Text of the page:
COLUMBUS, Ohio, August 2, 2001 – American Electric Power and Buckeye Power Inc. announced today their plans to construct new emission control systems at their jointly owned Cardinal Plant in Brilliant, Ohio.
When in operation, the selective catalytic reduction (SCR) systems will reduce nitrogen oxide (NOx) emissions on each of the plantà¯¿½s three generating units by about 90 percent. Both companies are reducing NOx emissions as part of an effort to comply with new U.S. Environmental Protection Agency regulations.
Construction of SCRs for the three units is expected to be completed by May 2003. The new emission controls will be in operation during the summer ozone season. Cardinal Units 1 and 2 each have a generating capacity of 600 megawatts, while Unit 3 has a generating capacity of 630 megawatts.
Cardinal Plant, which began operation in 1967, represents the first-ever alliance of an investor-owned electric utility, AEP, and a member-owned electric generating and transmission company, Buckeye Power, an organization of 25 rural electric cooperatives, to construct and operate a power station to serve their respective electric customers. Under terms of the agreement, AEP owns Cardinal Unit 1 while Buckeye Power owns Units 2 and 3. Cardinal Operating Company, which is owned by AEP and Buckeye Power, operates Cardinal Plant.
“We plan to move forward with the construction of a selective catalytic reduction system on Unit 1 at the Cardinal Plant,” said John F. Norris, AEPà¯¿½s senior vice president of operations and technical services. “The Cardinal project will continue our NOx compliance effort which began with installation of low-NOx burners on the AEP system. Last year, we started construction of our first SCR system at our Gavin Plant, and earlier this year we began building SCRs at our Mountaineer Plant and Unit 3 of our Amos Plant.”
“Units 2 and 3 at Cardinal Plant represent all of Buckeye Powerà¯¿½s currently operating generating capacity,” said Richard K. Byrne, president of Buckeye Power. “Installing SCR systems on each of these two units will enable Buckeye Power to be in full compliance with the U.S. EPAà¯¿½s new regulations that require reductions in nitrogen oxide emissions.”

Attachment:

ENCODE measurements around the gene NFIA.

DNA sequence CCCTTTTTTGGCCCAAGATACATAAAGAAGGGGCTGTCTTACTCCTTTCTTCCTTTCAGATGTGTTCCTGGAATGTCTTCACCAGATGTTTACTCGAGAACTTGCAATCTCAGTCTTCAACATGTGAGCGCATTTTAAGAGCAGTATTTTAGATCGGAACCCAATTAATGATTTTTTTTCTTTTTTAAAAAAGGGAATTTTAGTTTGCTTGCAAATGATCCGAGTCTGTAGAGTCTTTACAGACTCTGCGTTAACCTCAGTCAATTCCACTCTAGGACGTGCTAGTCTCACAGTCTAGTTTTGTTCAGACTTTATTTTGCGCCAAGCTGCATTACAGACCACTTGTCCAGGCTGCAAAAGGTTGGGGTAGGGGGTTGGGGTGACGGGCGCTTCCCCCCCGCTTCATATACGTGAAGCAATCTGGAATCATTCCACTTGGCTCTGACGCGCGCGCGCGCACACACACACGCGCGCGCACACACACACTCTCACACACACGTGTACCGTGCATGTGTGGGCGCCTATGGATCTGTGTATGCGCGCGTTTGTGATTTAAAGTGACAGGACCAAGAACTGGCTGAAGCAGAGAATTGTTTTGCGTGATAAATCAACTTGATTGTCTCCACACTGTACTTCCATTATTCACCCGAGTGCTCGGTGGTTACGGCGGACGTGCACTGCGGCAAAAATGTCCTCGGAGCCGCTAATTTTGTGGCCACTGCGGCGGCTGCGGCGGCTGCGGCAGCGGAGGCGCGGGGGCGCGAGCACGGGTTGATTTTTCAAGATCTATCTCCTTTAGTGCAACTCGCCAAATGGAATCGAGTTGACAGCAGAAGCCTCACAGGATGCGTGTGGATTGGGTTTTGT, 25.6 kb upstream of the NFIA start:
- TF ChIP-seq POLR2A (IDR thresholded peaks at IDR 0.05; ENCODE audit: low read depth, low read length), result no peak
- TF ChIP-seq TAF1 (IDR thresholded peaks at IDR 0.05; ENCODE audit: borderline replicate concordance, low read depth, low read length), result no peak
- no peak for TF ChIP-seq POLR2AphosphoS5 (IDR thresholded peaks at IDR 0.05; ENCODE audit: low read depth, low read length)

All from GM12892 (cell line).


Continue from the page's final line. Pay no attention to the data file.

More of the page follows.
AEP ProServ Inc., an AEP subsidiary that provides a full array of project management, engineering, construction, operations, technical services and maintenance expertise, will manage the SCR construction project for all three units at Cardinal.
AEP and Buckeye Power will use a urea-to-ammonia system known as Ammonia on Demand (AOD) for the SCRsà¯¿½ ammonia supply. The urea-based system will be similar to one that has already been built at AEPà¯¿½s Gavin Plant at Cheshire, Ohio, and to the ones that are under construction at AEPà¯¿½s Mountaineer Plant in New Haven, W.Va., and Unit 3 of AEPà¯¿½s John Amos Plant near Winfield, W.Va.
SCR uses a chemical reaction to break down the NOx present in the exhaust gases that are released during the coal combustion process. The NOx is broken down into elemental nitrogen and water.
The cost of installing SCR systems on Cardinal Units 2 and 3 will amount to approximately $135 million, according to David J. Hartnagel, director of power generation for Buckeye Power. AEP will invest approximately $65 million to install the SCR system on Unit 1, Norris said.
Norris indicated that while the SCR technology being deployed on the three Cardinal units is the one on which the U.S. EPA relied to develop the new NOx rules, AEP is continuing to explore new technological options that may ultimately prove to be more efficient and cost-effective.
AEP has invested more than $160 million since 1993 to install low-NOx burners on its Midwestern power plants. As a result, the company had reduced NOx emission rates by approximately 30 percent below previous levels. All three Cardinal units are currently equipped with low-NOx burners.
American Electric Power is a multinational energy company based in Columbus, Ohio. AEP owns and operates more than 38,000 megawatts of generating capacity, making it Americaà¯¿½s largest generator of electricity. The company is also a wholesale energy marketer and trader, ranking second in the U.S. in electricity volume with a growing presence in natural gas. AEP provides retail electricity to more than 7 million customers worldwide and has holdings in the U.S. and select international markets. Wholly owned subsidiaries are involved in power engineering and construction services, energy management and telecommunications.
Buckeye Power is a member-owned generation and transmission cooperative supplying power and energy to the electric distribution cooperatives in Ohio. The cooperativesà¯¿½ certified service territory covers nearly 40 percent of the land area in the state and encompasses 77 of Ohioà¯¿½s 88 counties. They serve more than 330,000 homes, farms, businesses and industries.